1763-1769. altogether dead and indifferent, would wish to write of the Polish Question. For almost a hundred years the Polish Question has been very loud in the world; and ever and anon rises again into vocality among Able Editors, as a thing pretending not to be dead and buried, but capable of rising again, and setting itself right, by good effort at home and abroad. Not advisable, beyond the strict limits of compulsion, to write of it at present! The rather as the History of it, any History we have, is not an intelligible series of events, but a series of vociferous execrations, filling all Nature, with nothing left to the reader but darkness, and such remedies against despair as he himself can summon or contrive.
* Rulhière's on that subject, says a Note which I may cite, ' is the only articulate-speaking Book to which mankind as yet can apply;' and they will by no means find that a sufficient
Rulhière's Book has its considerable merits; but it absolutely wants those of a History; and can be recognised by no mind as an intelligible cosmic Portraiture of that chaotic Mass of Occurrences: chronology, topography, precision of detail by time and place; scene, and actors on scene, remain unintelli‘gible. Rulhière himself knew Poland, at least had looked on it from Warsaw outwards, year after year, and knew of it what an inquiring Secretary of Legation could pick up on those 'terms, which perhaps, after all, is not very much. His Narra“tive is drowned in beautiful seas of description and reflexion; has neither dates nor references; and advances at an intolerable rate of slowness; in fact, rather turns on its axis than advances; produces on you the effect of a melodious Sonata, not of a lucid and comfortably instructive History.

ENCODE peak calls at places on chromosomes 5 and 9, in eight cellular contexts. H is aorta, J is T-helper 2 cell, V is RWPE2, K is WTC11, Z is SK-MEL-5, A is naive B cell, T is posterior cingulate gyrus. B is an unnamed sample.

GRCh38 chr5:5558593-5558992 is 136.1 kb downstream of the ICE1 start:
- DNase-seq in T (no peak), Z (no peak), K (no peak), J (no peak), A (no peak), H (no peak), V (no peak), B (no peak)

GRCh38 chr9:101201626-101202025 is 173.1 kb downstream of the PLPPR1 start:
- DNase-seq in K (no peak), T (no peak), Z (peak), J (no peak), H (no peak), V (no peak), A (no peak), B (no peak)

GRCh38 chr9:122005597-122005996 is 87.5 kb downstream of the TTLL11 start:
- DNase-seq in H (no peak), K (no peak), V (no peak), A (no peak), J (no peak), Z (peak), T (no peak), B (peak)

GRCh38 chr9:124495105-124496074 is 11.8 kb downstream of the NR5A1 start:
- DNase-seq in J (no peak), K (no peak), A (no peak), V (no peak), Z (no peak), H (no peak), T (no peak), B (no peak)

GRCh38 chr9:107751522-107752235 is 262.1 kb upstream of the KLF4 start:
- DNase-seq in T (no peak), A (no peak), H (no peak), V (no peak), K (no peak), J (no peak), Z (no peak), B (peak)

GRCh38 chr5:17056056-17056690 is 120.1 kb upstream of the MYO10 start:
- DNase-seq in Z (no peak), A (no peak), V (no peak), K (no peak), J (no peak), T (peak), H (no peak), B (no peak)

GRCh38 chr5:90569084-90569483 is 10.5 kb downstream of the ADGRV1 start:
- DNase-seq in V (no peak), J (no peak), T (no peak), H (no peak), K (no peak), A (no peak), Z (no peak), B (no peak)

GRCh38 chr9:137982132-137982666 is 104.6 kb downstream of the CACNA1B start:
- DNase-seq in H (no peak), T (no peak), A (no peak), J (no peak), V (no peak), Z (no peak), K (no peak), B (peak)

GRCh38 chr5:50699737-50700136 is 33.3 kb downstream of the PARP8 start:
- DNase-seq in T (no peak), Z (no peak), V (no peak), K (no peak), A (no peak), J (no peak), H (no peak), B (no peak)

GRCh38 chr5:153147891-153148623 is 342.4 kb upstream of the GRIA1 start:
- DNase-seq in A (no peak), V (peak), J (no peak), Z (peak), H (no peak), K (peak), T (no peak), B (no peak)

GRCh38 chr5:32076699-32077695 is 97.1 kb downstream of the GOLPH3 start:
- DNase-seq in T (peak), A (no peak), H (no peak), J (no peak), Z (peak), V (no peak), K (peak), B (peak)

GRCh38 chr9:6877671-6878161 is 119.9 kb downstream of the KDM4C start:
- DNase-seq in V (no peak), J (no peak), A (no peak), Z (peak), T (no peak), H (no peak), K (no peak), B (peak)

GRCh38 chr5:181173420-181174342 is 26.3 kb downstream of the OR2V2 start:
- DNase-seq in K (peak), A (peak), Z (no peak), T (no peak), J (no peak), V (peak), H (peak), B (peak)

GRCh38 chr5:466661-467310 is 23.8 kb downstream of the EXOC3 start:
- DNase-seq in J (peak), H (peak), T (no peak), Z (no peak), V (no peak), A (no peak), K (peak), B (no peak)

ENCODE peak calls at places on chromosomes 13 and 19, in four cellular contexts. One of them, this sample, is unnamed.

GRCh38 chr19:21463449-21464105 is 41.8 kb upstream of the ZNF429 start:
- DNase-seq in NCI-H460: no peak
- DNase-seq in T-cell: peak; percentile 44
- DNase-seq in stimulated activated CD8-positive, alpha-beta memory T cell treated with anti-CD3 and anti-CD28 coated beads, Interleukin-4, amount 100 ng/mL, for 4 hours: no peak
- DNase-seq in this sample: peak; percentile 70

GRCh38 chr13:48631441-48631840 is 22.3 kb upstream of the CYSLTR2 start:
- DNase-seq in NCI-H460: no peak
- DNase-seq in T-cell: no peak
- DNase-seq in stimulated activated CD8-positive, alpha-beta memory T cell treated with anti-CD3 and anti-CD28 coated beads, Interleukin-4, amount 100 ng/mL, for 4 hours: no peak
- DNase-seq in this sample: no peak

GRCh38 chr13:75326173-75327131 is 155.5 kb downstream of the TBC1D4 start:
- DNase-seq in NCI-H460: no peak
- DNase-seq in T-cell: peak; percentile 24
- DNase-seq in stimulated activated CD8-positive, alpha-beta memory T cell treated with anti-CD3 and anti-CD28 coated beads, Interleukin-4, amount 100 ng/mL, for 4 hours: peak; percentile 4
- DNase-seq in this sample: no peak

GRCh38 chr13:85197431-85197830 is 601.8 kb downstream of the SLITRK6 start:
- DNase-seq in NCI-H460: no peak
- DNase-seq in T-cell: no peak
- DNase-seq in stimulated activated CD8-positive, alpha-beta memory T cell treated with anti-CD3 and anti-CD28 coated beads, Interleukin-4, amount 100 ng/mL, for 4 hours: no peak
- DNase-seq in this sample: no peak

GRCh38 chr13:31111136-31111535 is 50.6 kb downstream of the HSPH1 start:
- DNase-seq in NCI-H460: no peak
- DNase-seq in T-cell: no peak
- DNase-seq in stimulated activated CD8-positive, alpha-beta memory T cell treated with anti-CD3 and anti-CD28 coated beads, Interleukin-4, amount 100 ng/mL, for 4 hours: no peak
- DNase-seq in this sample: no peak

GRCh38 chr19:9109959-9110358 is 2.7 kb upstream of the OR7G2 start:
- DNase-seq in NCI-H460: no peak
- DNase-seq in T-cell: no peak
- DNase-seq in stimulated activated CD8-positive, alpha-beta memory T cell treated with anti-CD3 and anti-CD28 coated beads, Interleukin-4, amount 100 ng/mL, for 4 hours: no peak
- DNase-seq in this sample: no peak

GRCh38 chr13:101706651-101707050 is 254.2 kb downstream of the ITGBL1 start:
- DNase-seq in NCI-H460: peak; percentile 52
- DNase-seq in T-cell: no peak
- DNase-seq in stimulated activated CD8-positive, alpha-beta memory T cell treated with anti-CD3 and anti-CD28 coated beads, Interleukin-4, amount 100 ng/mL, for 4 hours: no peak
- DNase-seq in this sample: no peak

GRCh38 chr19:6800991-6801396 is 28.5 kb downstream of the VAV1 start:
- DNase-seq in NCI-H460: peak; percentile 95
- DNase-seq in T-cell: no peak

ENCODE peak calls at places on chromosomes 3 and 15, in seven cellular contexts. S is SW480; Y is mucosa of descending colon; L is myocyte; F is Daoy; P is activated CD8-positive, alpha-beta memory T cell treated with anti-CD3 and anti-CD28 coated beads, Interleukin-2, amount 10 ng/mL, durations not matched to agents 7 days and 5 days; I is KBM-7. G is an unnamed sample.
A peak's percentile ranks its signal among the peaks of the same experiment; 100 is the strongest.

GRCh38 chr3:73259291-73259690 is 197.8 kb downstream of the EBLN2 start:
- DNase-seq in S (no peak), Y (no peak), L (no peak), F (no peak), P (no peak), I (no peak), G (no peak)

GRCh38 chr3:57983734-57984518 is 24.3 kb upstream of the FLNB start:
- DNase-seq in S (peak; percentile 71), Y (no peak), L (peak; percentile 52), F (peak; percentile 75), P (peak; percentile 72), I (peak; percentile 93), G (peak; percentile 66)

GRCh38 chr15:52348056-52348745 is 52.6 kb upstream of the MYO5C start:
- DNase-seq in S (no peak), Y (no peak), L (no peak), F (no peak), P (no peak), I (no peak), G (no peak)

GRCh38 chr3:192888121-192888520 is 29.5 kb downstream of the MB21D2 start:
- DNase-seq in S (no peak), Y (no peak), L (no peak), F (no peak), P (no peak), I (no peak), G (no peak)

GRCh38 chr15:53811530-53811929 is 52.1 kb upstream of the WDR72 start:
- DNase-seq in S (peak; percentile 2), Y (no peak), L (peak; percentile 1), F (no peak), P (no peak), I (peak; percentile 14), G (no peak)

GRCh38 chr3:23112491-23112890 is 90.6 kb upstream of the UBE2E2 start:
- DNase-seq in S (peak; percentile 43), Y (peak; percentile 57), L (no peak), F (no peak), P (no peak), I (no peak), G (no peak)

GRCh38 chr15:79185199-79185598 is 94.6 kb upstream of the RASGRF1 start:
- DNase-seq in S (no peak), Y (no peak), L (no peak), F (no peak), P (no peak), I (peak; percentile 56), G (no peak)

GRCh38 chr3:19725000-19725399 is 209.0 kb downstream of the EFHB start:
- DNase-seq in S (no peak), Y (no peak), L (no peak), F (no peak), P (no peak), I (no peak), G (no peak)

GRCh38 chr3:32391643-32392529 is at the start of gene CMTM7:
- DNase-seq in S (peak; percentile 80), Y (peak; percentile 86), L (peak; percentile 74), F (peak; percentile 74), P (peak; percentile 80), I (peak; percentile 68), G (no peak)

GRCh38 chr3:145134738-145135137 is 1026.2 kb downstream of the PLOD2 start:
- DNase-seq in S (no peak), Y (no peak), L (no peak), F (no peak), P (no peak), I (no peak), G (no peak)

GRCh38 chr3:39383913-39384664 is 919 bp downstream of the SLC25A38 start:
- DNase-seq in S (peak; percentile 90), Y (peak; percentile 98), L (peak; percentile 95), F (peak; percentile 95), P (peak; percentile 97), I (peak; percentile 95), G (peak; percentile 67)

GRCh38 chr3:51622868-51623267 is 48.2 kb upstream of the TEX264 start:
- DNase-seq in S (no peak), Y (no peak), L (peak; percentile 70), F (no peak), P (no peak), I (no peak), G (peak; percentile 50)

'I forget for how long Rulhière had been in Poland, as Am"bassador's Assistant: but the Country, the King, and leading
Personages were personally known to him, more or less; Events * with all details of them were known: “Why not write a His
Cl. Rulhière, Histoire de l'Anarchie de Pologne (Paris, 1807), 4 voll. 12mo.
1763-1769. tory of the Anarchy and Wreck they fell into ?” said the • Official people to him, on his return home: “For behoof of the Dauphin” (who is to be Louis XVI. shortly); “may not 'he perhaps draw profit from it? At the top of the Universe, experience is sometimes wanted. Here are the Archives, here 'is Salary, here are what appliances you like to name: Write !" • It is well known he was appointed, on a Pension of 2501.
a-year, with access to all archives, documents, and appliances ' in possession of the French Government, and express charge to delineate this subject for benefit of the Dauphin's young
mind. Nor can I wonder, considering everything, that the process on · Rulhière's part, being so full of difficulties, was extremely deliberate; that his Book did not grow so steadily or fast as the Dauphin did; and that in fact the poor Dauphin never got the least 'benefit from it,-being guillotined, he, in 1793, and the Book ' intended for him never coming to light for fourteen years after'wards, it too in a posthumous and still unfinished condition.
“Rulhière has heard the voices of rumour, knows an infinitude of events that were talked of; but has not discriminated which were the vital, which were the insignificant; treats the vital and the insignificant alike; seldom with satisfactory precision ; 'mournfully seldom giving any date, and by no chance any 'voucher or authority;—and instead of practical terrestrial scene of action, with distances, milestones, definite sequence of occurrences, and of causes and effects, paints us a rosy cloudland, which if true at all, as he well intends it to be, is little more than symbolically or allegorically so; and can satisfy no clearheaded Dauphin or man. Rulhière strives to be authentic, too; gives you no suspicion of his fairness. There is really fine highcoloured painting in Rulhière; and you hope always he will let you into the secret of the matter: but the sad fact is, he never does. He merely loses himself in picturesque details, philosophic eloquences, elegancies; takes you to a Castle of Choczim, 'a Monastery of Czenstochow, a Bay of Tschesme, and lets off
extensive fireworks that contain little or no shot; leads you on 'trackless marches, inroads or outroads, through the Lithuanian Peatbogs, on daring adventures and hairbreadth escapes of mere Pulawski, Potocki, and the like;—had not got to under